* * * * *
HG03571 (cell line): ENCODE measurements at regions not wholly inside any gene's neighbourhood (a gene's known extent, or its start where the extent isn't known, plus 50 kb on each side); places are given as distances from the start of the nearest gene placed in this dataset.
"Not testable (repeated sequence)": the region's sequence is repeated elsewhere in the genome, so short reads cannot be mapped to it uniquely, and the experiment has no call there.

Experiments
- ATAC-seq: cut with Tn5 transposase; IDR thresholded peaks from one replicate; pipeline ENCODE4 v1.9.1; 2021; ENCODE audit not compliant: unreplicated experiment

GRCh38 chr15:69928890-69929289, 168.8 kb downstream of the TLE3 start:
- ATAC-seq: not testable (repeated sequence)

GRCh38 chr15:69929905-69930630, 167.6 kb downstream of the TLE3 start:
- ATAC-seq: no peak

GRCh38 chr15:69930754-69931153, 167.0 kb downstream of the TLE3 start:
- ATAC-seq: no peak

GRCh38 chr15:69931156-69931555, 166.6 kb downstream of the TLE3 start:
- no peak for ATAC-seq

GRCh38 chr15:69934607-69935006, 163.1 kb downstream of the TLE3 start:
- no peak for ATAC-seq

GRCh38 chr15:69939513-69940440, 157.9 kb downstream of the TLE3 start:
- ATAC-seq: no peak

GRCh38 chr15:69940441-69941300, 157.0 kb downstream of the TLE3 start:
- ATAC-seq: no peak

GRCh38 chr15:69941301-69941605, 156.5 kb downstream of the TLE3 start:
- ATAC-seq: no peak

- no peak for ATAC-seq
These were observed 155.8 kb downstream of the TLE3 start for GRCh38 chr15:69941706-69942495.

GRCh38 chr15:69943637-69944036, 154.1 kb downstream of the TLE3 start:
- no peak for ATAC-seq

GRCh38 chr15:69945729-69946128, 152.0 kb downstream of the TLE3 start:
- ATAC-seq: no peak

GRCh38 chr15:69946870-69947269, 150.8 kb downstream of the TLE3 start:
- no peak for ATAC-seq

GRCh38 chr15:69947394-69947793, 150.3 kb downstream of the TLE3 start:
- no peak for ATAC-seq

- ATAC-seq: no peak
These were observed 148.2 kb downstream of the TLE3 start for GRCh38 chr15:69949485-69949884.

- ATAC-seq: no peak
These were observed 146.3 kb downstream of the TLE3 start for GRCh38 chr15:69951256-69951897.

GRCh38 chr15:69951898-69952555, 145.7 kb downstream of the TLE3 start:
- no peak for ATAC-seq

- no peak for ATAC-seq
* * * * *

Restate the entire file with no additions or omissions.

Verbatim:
HG03571 (cell line): ENCODE measurements at regions not wholly inside any gene's neighbourhood (a gene's known extent, or its start where the extent isn't known, plus 50 kb on each side); places are given as distances from the start of the nearest gene placed in this dataset.
"Not testable (repeated sequence)": the region's sequence is repeated elsewhere in the genome, so short reads cannot be mapped to it uniquely, and the experiment has no call there.

Experiments
- ATAC-seq: cut with Tn5 transposase; IDR thresholded peaks from one replicate; pipeline ENCODE4 v1.9.1; 2021; ENCODE audit not compliant: unreplicated experiment

GRCh38 chr15:69928890-69929289, 168.8 kb downstream of the TLE3 start:
- ATAC-seq: not testable (repeated sequence)

GRCh38 chr15:69929905-69930630, 167.6 kb downstream of the TLE3 start:
- ATAC-seq: no peak

GRCh38 chr15:69930754-69931153, 167.0 kb downstream of the TLE3 start:
- ATAC-seq: no peak

GRCh38 chr15:69931156-69931555, 166.6 kb downstream of the TLE3 start:
- no peak for ATAC-seq

GRCh38 chr15:69934607-69935006, 163.1 kb downstream of the TLE3 start:
- no peak for ATAC-seq

GRCh38 chr15:69939513-69940440, 157.9 kb downstream of the TLE3 start:
- ATAC-seq: no peak

GRCh38 chr15:69940441-69941300, 157.0 kb downstream of the TLE3 start:
- ATAC-seq: no peak

GRCh38 chr15:69941301-69941605, 156.5 kb downstream of the TLE3 start:
- ATAC-seq: no peak

- no peak for ATAC-seq
These were observed 155.8 kb downstream of the TLE3 start for GRCh38 chr15:69941706-69942495.

GRCh38 chr15:69943637-69944036, 154.1 kb downstream of the TLE3 start:
- no peak for ATAC-seq

GRCh38 chr15:69945729-69946128, 152.0 kb downstream of the TLE3 start:
- ATAC-seq: no peak

GRCh38 chr15:69946870-69947269, 150.8 kb downstream of the TLE3 start:
- no peak for ATAC-seq

GRCh38 chr15:69947394-69947793, 150.3 kb downstream of the TLE3 start:
- no peak for ATAC-seq

- ATAC-seq: no peak
These were observed 148.2 kb downstream of the TLE3 start for GRCh38 chr15:69949485-69949884.

- ATAC-seq: no peak
These were observed 146.3 kb downstream of the TLE3 start for GRCh38 chr15:69951256-69951897.

GRCh38 chr15:69951898-69952555, 145.7 kb downstream of the TLE3 start:
- no peak for ATAC-seq

- no peak for ATAC-seq